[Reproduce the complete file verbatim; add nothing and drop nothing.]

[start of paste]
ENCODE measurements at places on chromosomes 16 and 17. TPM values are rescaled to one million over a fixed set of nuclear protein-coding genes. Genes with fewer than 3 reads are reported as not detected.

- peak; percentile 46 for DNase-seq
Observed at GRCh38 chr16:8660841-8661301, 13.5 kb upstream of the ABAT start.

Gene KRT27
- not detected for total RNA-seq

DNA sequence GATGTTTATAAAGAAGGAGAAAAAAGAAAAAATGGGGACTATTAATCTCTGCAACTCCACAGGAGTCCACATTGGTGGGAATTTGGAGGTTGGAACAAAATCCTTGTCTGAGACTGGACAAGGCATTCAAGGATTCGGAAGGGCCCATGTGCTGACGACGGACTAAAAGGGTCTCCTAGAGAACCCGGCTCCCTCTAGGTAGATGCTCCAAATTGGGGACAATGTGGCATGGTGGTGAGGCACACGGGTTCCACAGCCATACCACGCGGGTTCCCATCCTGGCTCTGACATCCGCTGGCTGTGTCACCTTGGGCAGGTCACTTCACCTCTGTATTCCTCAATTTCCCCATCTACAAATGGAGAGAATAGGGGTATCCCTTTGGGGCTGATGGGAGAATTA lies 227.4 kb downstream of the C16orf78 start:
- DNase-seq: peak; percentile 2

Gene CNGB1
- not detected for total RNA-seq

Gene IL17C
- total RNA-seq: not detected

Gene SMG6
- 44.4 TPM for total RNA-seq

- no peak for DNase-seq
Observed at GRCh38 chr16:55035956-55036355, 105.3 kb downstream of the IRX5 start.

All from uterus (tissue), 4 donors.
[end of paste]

ENCODE measurements at places on chromosomes 16 and 17. TPM values are rescaled to one million over a fixed set of nuclear protein-coding genes. Genes with fewer than 3 reads are reported as not detected.

- peak; percentile 46 for DNase-seq
Observed at GRCh38 chr16:8660841-8661301, 13.5 kb upstream of the ABAT start.

Gene KRT27
- not detected for total RNA-seq

DNA sequence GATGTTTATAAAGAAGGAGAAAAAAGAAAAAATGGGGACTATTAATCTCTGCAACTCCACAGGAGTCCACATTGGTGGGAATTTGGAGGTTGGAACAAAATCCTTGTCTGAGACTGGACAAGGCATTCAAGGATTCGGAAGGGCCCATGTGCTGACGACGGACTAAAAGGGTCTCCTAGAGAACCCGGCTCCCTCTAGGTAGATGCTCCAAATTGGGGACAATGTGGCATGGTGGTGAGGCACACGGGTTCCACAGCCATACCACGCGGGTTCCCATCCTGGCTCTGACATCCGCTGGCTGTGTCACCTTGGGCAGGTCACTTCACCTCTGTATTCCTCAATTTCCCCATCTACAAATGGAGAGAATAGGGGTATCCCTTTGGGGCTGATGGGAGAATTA lies 227.4 kb downstream of the C16orf78 start:
- DNase-seq: peak; percentile 2

Gene CNGB1
- not detected for total RNA-seq

Gene IL17C
- total RNA-seq: not detected

Gene SMG6
- 44.4 TPM for total RNA-seq

- no peak for DNase-seq
Observed at GRCh38 chr16:55035956-55036355, 105.3 kb downstream of the IRX5 start.

All from uterus (tissue), 4 donors.